July saw GSK's [GSK] share price hit its highest point in over two years as Q2 results delivered a shot of adrenaline. So far this year, the stock has seen a 9.4% gain, beating the FTSE 100’s 4.4% rise.
Still this looks sluggish next to rival AstraZenaca's [AZN] 21.4% gains. And for traders looking at things from a pure share price growth perspective, AstraZenaca might appear the more obvious option. But if you adopt the methods used by Warren Buffett and look past the usual valuation metrics, GSK is a stock that could deliver in the long-term.
Looking past the usual numbers
Last week Stockopedia author Jack Brumbley wrote that the best stocks aren't necessarily the cheapest. Brambley points to Warren Buffett who looks past the standard valuation metrics like price-to-book. Instead, Buffett focuses on how a company is using shareholders’ equity to generate profits. This allows him to choose high quality stocks that deliver long-term returns.
On the face of it GSK might look more expensive than other FTSE 100 stocks. Yet GSK’s return on equity - one of Buffett's favoured metrics - has seen a 161% gain over 12 months. This shows an incredibly efficient use of shareholder money. Rival AstraZenaca, on the other hand, has a ROE of just 14% despite the soaring share price.
|PE ratio (TTM)||18.75|
GSK share price vitals, Yahoo finance, 19 August 2019
Capable management goes a long way
Another part of Buffett's strategy is to look for companies with capable management. Part of this is looking at what a new CEO does once they take charge of a company:
“Look at what they have accomplished, considering what the hand was that they were dealt when they took over compared to what is going on in the industry,” Buffett is on record as saying.
On this, relatively new CEO Emma Walmsley has been proactive in turning a once lacklustre operation around. Walmsley has done this by moving GSK towards high profit prescription medicines and away from consumer healthcare. This has seen GSK make major oncology deals, including picking up Tesaro and its cancer treatment pipeline for $5.1 billion. Walmsley has also overseen the merger of the company's healthcare operations with Pfizer.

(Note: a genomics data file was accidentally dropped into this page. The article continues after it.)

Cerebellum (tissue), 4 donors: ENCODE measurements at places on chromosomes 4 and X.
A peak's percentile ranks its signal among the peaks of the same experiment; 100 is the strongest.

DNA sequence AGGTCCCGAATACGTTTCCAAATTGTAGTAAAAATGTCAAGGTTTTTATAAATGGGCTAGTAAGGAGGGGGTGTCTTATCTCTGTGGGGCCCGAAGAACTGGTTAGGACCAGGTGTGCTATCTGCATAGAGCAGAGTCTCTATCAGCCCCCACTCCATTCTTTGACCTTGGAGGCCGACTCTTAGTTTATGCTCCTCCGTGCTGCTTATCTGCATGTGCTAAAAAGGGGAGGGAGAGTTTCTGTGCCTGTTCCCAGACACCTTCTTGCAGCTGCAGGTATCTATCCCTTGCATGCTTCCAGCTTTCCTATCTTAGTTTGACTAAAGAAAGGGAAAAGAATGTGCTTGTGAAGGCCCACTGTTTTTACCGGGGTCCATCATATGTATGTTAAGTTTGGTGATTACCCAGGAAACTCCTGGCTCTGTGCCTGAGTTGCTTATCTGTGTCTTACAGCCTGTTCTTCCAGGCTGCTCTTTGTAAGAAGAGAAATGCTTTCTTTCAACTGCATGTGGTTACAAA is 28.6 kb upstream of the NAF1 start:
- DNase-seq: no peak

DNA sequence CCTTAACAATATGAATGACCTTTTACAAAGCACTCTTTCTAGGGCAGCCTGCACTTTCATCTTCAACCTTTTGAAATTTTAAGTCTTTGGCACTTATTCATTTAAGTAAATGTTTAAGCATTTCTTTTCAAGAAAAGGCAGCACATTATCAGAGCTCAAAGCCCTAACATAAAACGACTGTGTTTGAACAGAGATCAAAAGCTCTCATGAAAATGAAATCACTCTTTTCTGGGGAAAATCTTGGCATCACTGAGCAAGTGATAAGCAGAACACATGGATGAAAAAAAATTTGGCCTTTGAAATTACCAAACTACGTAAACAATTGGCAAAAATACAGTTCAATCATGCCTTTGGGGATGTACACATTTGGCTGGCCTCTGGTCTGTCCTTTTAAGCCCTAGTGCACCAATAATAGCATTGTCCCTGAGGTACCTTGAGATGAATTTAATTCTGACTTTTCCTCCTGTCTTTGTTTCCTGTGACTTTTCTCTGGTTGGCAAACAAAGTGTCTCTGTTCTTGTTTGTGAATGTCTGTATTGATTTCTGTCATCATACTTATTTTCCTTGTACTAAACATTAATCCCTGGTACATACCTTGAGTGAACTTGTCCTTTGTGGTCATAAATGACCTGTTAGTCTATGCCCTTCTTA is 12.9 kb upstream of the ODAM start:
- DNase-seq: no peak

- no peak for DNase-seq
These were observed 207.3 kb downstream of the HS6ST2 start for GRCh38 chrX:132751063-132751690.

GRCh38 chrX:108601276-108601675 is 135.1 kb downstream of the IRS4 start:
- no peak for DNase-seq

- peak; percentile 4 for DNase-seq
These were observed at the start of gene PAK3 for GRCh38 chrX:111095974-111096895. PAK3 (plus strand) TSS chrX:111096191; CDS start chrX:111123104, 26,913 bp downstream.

International expansion has played its part. In China, authorities have approved the drugmaker’s shingles treatment Shingrix for adults aged 50 and over. This follows the treatment’s blockbuster US launch. According to IQVIA data, China is both the world's second biggest pharmaceutical market and the fastest growing. By 2022 the Chinese market could be worth between $145 billion to $175 billion.
“Look at what they have accomplished, considering what the hand was that they were dealt when they took over compared to what is going on in the industry” - Warren Buffett
Such initiatives are already starting to pay off. Last month cancer drug Zejula, picked up from the Tesaro deal, went through trials. According to Jefferies analyst Peter Welford the results show the drug could become the best-in-class option for a high number of ovarian cancer patients.
Buffett also looks for companies that reward the shareholders or, as he calls them, the ‘bosses’. On this point, Walmsley has been good to shareholders. For income seeking investors, the stock saw a 19p dividend for Q2, with expectations for a payout of 80p a share for the year. The stock’s payout ratio is a huge 90.02%.
Is GSK's share price a buy?
The final part of Buffett's approach is to gauge whether a stock is sensibly priced. GSK's share price has an 18.52 price-to-earnings multiple over the past 12 months. This is much lower than AstraZenaca's 51.18, indicating shareholders are getting a more reasonably valued stock.
Looking at earnings, things seem to be going in the right direction. In the last quarter, GSK saw group sales climb 7% to 7.8 billion. Highlights included a 26% year-on-year jump in vaccine sales. This was enough to see GSK lift its earnings guidance for 2019.
Analysts, however, seem uncertain on the stock with 15 out of 26 rating the stock a ‘hold’ on Yahoo Finance! The consensus price target is 1,644p, which would represent a 0.8% downside on Friday’s share price. Investors will need to decide if analysts have got it right or if GSK’s efficient use of shareholder money and strong management means there’s more growth to come.
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